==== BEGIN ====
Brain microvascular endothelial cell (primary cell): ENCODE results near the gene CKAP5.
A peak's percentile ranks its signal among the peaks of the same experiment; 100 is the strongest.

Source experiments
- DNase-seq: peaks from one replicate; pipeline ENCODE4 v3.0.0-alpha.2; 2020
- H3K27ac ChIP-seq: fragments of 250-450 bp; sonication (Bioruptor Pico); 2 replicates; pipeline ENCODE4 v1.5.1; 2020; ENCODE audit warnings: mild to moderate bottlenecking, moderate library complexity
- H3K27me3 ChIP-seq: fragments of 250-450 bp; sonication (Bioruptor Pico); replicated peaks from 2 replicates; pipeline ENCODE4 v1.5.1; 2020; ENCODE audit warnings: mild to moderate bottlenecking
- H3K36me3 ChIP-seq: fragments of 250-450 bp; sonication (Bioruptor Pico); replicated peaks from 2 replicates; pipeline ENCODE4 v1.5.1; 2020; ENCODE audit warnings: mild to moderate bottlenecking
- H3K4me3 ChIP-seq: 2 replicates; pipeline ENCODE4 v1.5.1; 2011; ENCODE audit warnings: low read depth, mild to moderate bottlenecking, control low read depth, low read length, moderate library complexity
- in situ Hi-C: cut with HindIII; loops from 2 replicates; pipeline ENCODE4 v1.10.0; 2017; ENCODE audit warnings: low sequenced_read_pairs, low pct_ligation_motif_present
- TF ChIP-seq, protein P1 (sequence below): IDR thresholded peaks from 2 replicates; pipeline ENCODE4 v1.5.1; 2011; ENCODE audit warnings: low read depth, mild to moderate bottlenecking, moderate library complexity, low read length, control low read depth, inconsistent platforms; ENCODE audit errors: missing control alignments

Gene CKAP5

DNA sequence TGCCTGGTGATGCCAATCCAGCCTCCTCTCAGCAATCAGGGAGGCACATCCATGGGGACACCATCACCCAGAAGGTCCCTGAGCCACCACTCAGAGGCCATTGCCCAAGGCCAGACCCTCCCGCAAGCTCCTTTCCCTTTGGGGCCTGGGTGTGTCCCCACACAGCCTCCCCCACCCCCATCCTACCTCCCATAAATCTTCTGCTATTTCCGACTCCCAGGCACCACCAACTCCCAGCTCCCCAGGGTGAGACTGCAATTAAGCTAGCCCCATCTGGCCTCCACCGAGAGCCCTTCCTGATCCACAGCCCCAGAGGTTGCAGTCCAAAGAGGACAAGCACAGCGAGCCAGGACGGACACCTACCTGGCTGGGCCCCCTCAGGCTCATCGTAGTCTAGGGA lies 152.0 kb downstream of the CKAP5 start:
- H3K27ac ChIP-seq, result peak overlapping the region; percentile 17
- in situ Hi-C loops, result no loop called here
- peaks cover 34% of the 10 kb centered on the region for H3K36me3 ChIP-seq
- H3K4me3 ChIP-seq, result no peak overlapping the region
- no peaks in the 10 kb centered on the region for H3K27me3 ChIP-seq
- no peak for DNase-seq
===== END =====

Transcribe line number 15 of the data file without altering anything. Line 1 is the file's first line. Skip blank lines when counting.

- peaks cover 34% of the 10 kb centered on the region for H3K36me3 ChIP-seq